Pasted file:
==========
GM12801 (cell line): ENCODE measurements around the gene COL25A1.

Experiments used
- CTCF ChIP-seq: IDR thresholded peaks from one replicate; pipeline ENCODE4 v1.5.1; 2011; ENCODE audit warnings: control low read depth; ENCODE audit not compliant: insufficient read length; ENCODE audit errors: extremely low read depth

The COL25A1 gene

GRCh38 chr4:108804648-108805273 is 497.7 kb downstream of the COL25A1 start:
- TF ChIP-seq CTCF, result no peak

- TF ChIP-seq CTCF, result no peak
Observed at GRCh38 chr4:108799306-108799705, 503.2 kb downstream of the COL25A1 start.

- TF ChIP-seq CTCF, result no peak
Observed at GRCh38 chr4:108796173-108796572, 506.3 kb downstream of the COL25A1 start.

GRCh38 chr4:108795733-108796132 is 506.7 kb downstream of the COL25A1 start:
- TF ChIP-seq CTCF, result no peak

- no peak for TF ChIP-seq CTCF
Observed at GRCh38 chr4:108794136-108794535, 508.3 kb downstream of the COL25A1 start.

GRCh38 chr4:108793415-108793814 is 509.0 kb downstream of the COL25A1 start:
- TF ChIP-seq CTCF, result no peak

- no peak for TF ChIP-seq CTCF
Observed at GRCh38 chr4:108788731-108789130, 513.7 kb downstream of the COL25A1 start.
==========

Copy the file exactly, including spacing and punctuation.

GM12801 (cell line): ENCODE measurements around the gene COL25A1.

Experiments used
- CTCF ChIP-seq: IDR thresholded peaks from one replicate; pipeline ENCODE4 v1.5.1; 2011; ENCODE audit warnings: control low read depth; ENCODE audit not compliant: insufficient read length; ENCODE audit errors: extremely low read depth

The COL25A1 gene

GRCh38 chr4:108804648-108805273 is 497.7 kb downstream of the COL25A1 start:
- TF ChIP-seq CTCF, result no peak

- TF ChIP-seq CTCF, result no peak
Observed at GRCh38 chr4:108799306-108799705, 503.2 kb downstream of the COL25A1 start.

- TF ChIP-seq CTCF, result no peak
Observed at GRCh38 chr4:108796173-108796572, 506.3 kb downstream of the COL25A1 start.

GRCh38 chr4:108795733-108796132 is 506.7 kb downstream of the COL25A1 start:
- TF ChIP-seq CTCF, result no peak

- no peak for TF ChIP-seq CTCF
Observed at GRCh38 chr4:108794136-108794535, 508.3 kb downstream of the COL25A1 start.

GRCh38 chr4:108793415-108793814 is 509.0 kb downstream of the COL25A1 start:
- TF ChIP-seq CTCF, result no peak

- no peak for TF ChIP-seq CTCF
Observed at GRCh38 chr4:108788731-108789130, 513.7 kb downstream of the COL25A1 start.